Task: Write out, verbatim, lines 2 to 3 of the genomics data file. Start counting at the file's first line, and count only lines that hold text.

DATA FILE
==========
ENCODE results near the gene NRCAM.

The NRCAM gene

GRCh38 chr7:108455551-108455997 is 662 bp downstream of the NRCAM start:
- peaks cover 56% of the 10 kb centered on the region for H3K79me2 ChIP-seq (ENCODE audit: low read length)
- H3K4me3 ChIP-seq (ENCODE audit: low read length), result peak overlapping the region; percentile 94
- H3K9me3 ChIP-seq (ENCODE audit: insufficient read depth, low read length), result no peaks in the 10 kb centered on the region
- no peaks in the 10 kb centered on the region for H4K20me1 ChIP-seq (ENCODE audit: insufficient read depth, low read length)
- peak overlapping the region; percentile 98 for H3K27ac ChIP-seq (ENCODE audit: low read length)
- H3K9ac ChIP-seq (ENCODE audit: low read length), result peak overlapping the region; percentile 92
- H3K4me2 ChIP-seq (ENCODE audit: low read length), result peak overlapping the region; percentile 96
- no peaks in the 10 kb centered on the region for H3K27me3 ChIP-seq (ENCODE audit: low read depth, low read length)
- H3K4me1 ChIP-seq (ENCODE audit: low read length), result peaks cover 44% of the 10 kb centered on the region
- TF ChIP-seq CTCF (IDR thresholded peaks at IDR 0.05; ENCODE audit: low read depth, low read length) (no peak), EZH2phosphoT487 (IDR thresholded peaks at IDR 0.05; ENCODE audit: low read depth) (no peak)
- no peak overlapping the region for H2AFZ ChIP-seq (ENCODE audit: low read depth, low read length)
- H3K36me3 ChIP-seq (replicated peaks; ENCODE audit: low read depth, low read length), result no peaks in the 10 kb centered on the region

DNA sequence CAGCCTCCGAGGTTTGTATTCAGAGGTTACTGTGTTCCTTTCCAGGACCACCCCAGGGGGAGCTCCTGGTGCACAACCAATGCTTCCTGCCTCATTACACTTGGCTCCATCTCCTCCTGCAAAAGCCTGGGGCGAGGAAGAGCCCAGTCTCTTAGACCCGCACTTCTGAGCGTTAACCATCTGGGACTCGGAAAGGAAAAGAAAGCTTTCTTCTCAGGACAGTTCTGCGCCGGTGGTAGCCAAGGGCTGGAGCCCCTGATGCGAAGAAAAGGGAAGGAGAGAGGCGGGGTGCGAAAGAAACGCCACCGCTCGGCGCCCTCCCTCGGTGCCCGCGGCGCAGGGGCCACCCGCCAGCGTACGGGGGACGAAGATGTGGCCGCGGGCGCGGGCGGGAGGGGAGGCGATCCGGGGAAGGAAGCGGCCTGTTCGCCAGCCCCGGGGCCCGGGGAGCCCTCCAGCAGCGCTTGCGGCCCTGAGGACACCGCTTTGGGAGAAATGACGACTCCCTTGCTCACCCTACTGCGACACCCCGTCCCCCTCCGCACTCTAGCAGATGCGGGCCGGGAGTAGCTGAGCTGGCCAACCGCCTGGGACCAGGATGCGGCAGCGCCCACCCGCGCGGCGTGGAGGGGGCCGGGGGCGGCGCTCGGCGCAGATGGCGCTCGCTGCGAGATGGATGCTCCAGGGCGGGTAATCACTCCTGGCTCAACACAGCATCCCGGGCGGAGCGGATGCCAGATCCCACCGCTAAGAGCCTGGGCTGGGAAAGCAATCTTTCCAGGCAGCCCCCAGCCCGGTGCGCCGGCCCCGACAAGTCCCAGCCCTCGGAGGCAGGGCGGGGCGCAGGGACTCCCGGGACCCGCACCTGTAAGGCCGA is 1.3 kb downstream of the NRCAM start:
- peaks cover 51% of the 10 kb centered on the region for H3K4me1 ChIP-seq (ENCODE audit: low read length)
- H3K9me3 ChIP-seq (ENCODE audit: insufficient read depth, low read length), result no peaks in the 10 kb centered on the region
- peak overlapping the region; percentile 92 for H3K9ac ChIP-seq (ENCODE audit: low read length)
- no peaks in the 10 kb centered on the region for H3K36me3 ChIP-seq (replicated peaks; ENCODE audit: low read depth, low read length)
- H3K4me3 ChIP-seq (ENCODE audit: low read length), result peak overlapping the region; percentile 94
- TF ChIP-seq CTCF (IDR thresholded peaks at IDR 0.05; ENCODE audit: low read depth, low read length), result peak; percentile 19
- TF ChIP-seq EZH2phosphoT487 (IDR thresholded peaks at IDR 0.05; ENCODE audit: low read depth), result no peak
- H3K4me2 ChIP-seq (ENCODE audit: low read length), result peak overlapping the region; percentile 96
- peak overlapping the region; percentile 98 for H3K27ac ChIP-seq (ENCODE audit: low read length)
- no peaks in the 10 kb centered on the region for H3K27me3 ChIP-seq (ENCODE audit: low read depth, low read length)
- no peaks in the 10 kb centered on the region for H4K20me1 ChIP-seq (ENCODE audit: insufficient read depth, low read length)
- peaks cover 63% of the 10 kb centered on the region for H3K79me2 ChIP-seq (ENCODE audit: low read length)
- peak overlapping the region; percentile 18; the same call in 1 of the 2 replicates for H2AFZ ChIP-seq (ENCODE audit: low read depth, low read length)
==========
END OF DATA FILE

The NRCAM gene

GRCh38 chr7:108455551-108455997 is 662 bp downstream of the NRCAM start: